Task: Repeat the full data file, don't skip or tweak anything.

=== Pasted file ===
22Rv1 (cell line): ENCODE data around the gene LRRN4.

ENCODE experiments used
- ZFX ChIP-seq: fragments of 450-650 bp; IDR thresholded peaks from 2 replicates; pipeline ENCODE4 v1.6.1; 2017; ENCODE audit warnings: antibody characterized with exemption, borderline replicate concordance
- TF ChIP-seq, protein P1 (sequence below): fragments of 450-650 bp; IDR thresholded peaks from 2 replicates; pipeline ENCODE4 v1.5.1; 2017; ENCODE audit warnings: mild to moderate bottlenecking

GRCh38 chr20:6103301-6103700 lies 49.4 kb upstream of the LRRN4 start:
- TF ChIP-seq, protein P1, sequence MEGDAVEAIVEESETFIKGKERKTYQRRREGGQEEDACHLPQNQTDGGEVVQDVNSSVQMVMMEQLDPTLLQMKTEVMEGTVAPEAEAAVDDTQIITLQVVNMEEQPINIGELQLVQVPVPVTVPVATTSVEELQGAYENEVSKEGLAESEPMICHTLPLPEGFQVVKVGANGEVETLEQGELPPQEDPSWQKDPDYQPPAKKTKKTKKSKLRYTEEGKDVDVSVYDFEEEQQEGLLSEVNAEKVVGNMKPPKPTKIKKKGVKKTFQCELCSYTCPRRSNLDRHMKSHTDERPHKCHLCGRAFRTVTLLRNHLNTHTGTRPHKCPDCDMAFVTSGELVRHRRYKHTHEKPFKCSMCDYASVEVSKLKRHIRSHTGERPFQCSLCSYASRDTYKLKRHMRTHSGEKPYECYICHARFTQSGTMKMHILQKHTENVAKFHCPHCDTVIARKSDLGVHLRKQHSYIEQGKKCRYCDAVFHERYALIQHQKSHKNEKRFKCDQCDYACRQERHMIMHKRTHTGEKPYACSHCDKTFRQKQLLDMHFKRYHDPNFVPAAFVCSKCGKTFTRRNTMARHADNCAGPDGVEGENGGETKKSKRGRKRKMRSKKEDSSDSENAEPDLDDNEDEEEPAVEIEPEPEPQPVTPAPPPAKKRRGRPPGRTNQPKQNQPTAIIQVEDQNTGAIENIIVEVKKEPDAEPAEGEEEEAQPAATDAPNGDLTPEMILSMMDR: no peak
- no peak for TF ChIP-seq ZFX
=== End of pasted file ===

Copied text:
22Rv1 (cell line): ENCODE data around the gene LRRN4.

ENCODE experiments used
- ZFX ChIP-seq: fragments of 450-650 bp; IDR thresholded peaks from 2 replicates; pipeline ENCODE4 v1.6.1; 2017; ENCODE audit warnings: antibody characterized with exemption, borderline replicate concordance
- TF ChIP-seq, protein P1 (sequence below): fragments of 450-650 bp; IDR thresholded peaks from 2 replicates; pipeline ENCODE4 v1.5.1; 2017; ENCODE audit warnings: mild to moderate bottlenecking

GRCh38 chr20:6103301-6103700 lies 49.4 kb upstream of the LRRN4 start:
- TF ChIP-seq, protein P1, sequence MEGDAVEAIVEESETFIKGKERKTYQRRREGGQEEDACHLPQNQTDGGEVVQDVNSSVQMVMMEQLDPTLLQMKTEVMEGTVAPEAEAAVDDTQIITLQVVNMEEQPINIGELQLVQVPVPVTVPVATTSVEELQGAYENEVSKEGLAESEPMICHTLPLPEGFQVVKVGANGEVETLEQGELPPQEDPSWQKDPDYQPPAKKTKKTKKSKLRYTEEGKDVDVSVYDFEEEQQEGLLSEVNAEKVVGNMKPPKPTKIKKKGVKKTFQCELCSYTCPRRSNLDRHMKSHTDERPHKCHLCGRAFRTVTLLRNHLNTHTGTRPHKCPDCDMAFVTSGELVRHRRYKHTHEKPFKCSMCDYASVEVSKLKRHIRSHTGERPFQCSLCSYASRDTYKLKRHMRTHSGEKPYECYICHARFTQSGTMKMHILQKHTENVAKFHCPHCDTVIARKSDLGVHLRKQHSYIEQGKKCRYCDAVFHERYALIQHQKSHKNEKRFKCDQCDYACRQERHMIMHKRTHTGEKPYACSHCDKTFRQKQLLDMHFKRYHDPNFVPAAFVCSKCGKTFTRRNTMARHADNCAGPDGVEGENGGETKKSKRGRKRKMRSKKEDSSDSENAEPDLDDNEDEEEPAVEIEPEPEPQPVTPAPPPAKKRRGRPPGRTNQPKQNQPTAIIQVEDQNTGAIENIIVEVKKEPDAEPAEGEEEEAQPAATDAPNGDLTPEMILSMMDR: no peak
- no peak for TF ChIP-seq ZFX